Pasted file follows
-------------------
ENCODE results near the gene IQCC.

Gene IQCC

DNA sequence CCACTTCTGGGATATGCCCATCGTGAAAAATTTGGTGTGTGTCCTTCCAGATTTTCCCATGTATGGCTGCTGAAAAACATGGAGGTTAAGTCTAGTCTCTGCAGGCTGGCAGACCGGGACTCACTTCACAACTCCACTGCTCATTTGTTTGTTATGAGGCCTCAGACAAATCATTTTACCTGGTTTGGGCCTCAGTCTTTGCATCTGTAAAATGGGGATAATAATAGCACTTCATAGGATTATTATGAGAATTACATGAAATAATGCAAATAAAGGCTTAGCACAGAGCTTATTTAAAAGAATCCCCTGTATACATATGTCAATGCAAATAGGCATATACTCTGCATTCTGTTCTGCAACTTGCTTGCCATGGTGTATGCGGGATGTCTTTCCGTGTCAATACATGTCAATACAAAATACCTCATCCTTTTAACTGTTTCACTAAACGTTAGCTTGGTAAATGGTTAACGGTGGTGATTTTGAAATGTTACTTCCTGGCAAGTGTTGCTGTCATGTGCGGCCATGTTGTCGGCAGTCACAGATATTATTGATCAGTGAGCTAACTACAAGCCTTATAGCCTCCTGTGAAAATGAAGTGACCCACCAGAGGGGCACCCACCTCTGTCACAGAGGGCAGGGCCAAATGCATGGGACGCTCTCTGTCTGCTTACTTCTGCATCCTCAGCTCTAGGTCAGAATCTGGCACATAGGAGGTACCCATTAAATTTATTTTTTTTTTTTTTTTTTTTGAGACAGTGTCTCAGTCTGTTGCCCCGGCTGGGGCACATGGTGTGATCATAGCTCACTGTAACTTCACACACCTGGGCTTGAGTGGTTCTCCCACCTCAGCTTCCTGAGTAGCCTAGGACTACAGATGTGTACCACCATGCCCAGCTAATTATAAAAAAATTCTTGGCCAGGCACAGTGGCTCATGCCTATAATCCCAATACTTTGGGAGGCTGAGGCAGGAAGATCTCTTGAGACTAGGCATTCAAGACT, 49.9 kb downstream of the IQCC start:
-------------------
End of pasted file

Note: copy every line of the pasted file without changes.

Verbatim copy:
ENCODE results near the gene IQCC.

Gene IQCC

DNA sequence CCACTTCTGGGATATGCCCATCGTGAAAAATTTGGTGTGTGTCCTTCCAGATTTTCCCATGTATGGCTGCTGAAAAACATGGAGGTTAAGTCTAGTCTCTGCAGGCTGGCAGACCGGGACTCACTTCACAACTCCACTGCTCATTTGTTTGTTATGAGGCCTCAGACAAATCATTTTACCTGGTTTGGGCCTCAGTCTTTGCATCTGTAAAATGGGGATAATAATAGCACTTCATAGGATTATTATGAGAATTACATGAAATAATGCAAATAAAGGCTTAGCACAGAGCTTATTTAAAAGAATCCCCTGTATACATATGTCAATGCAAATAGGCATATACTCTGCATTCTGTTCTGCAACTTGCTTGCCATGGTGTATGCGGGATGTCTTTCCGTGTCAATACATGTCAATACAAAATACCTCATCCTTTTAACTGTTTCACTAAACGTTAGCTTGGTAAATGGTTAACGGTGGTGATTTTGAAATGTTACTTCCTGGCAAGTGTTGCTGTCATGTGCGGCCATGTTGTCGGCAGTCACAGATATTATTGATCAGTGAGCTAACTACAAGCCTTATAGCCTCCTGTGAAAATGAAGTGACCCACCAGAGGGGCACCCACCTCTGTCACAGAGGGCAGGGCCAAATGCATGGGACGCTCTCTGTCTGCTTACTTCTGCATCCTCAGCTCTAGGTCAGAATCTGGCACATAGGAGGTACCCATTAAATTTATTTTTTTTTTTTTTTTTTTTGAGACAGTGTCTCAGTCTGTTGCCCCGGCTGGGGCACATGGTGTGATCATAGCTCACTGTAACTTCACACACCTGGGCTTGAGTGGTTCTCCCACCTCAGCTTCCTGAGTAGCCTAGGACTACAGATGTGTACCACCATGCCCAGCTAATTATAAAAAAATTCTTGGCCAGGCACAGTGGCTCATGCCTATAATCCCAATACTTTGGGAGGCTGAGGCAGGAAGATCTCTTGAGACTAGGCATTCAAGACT, 49.9 kb downstream of the IQCC start: